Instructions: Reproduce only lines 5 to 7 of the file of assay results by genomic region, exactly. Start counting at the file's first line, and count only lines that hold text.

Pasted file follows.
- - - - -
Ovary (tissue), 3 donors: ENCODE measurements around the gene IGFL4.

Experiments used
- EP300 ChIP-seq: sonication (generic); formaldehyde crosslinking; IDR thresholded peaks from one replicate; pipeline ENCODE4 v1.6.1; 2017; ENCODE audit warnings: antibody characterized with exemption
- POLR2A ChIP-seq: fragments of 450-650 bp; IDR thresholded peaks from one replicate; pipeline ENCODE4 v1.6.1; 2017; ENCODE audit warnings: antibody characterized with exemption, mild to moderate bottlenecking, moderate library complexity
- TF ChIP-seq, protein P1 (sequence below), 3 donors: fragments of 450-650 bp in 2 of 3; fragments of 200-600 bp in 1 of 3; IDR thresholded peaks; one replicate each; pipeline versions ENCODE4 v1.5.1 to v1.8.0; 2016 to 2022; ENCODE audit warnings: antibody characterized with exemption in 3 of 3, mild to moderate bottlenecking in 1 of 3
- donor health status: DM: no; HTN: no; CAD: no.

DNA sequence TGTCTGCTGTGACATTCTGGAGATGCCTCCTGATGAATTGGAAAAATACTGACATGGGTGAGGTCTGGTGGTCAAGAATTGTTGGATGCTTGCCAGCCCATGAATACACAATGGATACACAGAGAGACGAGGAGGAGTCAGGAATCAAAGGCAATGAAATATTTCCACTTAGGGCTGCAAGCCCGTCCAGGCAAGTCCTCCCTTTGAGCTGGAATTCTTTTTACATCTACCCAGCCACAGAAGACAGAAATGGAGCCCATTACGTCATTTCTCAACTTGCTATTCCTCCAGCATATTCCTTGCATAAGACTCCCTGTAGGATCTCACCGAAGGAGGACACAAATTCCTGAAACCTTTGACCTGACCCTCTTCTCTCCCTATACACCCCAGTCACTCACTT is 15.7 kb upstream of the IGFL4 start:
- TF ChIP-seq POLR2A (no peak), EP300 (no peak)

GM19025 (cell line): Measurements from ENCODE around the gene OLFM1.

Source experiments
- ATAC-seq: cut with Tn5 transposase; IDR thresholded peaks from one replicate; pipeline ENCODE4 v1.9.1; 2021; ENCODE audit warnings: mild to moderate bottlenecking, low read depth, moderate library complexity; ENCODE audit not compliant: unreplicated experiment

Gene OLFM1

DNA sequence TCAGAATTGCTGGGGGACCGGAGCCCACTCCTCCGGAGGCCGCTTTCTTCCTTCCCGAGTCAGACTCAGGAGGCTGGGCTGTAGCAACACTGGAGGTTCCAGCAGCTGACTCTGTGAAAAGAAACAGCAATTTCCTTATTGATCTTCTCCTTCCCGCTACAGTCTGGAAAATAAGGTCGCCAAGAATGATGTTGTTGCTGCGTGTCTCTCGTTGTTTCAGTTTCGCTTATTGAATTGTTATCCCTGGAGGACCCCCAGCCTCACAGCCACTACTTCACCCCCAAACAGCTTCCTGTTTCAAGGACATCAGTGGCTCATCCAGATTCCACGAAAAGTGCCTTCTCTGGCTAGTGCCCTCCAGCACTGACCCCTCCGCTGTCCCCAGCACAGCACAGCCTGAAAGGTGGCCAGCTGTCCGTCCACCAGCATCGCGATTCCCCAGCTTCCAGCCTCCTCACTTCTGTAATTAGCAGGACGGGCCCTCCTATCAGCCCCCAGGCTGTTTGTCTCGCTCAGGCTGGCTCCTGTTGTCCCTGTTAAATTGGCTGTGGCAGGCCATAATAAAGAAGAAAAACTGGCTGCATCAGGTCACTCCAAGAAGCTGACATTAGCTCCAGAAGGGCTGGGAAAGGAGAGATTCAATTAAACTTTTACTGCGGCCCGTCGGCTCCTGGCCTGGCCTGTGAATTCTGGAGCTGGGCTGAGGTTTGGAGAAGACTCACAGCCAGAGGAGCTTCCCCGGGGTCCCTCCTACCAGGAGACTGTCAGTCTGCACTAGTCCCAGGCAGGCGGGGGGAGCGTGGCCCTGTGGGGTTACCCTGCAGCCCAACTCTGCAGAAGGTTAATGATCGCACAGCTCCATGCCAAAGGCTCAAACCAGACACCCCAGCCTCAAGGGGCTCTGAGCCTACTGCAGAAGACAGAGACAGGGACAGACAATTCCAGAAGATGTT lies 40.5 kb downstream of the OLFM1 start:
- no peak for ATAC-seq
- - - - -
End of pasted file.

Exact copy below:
- TF ChIP-seq, protein P1 (sequence below), 3 donors: fragments of 450-650 bp in 2 of 3; fragments of 200-600 bp in 1 of 3; IDR thresholded peaks; one replicate each; pipeline versions ENCODE4 v1.5.1 to v1.8.0; 2016 to 2022; ENCODE audit warnings: antibody characterized with exemption in 3 of 3, mild to moderate bottlenecking in 1 of 3
- donor health status: DM: no; HTN: no; CAD: no.

DNA sequence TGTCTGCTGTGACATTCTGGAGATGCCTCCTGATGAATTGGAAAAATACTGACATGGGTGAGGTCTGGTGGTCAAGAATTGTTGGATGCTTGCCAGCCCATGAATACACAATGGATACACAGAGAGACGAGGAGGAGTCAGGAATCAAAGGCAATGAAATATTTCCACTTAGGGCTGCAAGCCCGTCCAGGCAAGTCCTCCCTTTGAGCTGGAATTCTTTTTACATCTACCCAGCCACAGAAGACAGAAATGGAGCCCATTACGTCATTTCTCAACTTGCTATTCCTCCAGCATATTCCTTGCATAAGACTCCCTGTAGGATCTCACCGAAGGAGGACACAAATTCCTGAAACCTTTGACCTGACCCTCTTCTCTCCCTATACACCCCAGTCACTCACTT is 15.7 kb upstream of the IGFL4 start: